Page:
From what I’m getting, a lot of people are mad because the film is exactly that, a film. It doesn’t feel as manufactured and executive-friendly like The Force Awakens did, and it’s throwing people off in that sense. Rian Johnson was given free rein (to an extent, of course) to make his version of a Star Wars film, and I really admire and respect the film for that sense. I’ve been frustrated with Disney firing/hiring a revolving door of directors for their Star Wars films because the vision of the director(s) don’t line up with whatever Disney wants, or what is considered “brand friendly” (look at the “Han Solo Story” debacle as an example). The Last Jedi is still a safe and audience friendly blockbuster, but it pushes the boundaries in a storytelling sense at times, which is refreshing to see sometimes.
I unfortunately can’t dive into some of the things I disliked about this film for fear of spoiling the film for any of you that haven’t bothered seeing the film yet, but my main dislikes are nitpicks about the story at times, maybe some script problems here and there, and so on. And if you’re wondering, no, the Porgs did not bother me as much as I thought they would.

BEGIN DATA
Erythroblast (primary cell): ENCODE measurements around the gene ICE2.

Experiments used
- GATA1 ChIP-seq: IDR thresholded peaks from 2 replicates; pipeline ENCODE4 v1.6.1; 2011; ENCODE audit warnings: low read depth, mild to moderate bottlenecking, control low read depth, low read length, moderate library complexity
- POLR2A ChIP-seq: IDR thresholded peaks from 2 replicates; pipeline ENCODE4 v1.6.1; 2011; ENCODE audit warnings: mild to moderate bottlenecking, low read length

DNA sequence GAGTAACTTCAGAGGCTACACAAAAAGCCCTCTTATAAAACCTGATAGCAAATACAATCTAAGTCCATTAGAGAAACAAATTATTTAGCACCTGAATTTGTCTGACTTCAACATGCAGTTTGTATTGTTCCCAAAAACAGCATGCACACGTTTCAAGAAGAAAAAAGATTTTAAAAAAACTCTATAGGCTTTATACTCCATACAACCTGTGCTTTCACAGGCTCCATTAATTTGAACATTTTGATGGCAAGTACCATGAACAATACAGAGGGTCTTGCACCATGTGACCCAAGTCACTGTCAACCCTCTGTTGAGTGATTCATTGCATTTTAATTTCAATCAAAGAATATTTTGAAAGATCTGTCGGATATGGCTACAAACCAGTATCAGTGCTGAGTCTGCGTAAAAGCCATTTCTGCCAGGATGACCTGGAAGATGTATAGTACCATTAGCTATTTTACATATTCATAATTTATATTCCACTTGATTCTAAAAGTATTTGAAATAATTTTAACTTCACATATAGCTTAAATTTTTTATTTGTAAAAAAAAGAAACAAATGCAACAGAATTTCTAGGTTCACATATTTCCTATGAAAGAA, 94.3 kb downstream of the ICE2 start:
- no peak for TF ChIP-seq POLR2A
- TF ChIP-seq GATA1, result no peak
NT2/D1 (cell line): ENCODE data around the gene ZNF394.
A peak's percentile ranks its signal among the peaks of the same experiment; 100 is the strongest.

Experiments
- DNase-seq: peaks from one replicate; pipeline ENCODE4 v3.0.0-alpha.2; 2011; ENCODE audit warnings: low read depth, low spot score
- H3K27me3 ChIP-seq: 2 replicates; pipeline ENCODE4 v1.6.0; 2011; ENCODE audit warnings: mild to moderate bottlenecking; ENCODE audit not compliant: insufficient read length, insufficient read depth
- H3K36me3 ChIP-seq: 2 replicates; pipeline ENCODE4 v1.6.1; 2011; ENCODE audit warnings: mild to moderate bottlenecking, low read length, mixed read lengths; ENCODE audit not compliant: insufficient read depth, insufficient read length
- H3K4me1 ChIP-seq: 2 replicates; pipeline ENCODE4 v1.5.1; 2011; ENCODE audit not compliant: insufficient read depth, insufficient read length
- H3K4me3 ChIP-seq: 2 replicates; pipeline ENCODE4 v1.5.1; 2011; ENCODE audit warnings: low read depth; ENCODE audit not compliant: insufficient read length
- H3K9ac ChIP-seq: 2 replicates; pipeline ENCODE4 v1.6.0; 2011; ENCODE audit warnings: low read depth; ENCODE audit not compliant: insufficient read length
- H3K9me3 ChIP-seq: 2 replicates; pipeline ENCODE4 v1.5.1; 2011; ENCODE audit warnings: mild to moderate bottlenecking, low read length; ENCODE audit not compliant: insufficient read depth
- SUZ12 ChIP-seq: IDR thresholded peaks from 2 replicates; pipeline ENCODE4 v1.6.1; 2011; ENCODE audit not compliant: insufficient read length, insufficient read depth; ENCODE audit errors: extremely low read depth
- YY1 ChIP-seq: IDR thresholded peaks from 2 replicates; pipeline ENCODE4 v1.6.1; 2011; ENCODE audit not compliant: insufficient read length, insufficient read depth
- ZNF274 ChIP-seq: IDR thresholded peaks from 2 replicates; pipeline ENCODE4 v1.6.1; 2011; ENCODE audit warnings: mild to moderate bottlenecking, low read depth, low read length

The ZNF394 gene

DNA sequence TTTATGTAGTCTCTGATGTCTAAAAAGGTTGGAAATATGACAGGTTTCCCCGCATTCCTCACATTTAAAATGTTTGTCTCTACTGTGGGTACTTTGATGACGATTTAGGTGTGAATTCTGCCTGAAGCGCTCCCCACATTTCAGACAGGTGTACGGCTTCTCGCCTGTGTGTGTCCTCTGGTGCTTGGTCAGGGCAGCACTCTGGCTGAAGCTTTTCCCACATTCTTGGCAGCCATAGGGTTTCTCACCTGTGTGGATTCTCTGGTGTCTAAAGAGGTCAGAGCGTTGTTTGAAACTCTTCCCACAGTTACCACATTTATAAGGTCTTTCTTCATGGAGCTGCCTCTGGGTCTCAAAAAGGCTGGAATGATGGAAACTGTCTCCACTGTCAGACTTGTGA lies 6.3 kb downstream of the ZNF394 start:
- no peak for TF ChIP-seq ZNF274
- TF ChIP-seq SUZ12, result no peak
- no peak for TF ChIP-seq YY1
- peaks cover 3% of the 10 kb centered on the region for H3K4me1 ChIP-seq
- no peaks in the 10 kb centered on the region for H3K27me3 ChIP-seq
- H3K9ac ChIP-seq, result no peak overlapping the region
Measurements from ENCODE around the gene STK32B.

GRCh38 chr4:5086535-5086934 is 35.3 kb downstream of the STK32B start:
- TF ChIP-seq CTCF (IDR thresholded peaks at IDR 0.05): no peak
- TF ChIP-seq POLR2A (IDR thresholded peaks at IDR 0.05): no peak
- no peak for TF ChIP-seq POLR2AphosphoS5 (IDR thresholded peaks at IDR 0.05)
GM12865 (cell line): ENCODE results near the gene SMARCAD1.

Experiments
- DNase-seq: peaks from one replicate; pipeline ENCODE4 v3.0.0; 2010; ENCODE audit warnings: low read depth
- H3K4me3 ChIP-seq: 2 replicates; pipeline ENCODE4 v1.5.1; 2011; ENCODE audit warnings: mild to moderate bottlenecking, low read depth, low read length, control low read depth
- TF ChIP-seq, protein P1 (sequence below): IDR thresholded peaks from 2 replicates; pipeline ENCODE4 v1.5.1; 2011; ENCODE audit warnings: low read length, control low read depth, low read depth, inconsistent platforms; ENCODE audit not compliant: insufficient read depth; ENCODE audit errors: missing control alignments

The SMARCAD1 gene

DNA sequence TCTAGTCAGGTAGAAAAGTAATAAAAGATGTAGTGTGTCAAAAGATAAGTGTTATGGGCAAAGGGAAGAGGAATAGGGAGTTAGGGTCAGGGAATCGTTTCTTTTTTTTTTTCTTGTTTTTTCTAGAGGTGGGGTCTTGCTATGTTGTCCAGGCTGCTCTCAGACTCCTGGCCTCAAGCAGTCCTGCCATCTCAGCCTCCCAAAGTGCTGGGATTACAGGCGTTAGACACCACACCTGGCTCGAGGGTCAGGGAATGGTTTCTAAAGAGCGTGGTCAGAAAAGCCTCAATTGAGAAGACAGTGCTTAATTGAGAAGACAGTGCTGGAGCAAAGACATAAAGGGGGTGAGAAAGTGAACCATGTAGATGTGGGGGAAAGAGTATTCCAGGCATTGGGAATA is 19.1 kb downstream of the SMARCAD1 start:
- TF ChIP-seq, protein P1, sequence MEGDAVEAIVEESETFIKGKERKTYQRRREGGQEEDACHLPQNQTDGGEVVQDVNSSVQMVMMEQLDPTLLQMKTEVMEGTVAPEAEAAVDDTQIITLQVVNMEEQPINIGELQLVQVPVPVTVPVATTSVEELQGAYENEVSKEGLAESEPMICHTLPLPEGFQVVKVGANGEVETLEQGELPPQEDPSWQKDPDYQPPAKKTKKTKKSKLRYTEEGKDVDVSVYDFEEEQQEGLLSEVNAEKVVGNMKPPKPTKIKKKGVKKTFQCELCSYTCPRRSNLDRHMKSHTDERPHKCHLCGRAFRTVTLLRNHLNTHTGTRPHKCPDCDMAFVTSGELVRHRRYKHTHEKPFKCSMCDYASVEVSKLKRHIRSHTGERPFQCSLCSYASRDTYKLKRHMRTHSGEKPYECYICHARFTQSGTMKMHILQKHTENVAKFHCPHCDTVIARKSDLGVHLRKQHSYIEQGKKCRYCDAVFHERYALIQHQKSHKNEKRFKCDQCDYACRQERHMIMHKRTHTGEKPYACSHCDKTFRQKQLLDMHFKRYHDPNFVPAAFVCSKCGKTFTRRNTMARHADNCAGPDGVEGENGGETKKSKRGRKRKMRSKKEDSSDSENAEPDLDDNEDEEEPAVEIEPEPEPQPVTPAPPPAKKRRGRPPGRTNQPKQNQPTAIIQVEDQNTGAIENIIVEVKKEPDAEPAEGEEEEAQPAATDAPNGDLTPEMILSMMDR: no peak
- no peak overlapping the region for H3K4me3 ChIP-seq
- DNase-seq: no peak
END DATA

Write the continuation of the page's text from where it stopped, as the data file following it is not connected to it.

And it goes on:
The Last Jedi is a really fun Star Wars film, and the best of the series since Empire Strikes Back. If you’re a fan of Star Wars, you’ve probably already seen this film at least 4 times in the theater, and you might see it another time because of this review. For me, the film did what it needed to do. I was really entertained throughout the runtime of the film, and the storytelling decisions that Johnson made might’ve not worked 100%, I still admired the film and Mr. Johnson for attempting to do something a little bit different at times, when the film would’ve continued to play it safe like Disney did with The Force Awakens. It’s not one of the very best films of the year, but it doesn’t have to be. I like going to the movies occasionally to have fun and not expect to see a great masterpiece or anything like that. Also, I’m putting all my enthusiasm into this new Star Wars, as I have a feeling I won’t be too crazy for the forthcoming Star Wars films (The Han Solo Story and Episode 9 appear to all fall into that “Disney-friendly” mold). Now that I’ve gotten Star Wars out-of-the-way, onto a couple of more films to see before the end of the year before that top ten list is unveiled this weekend…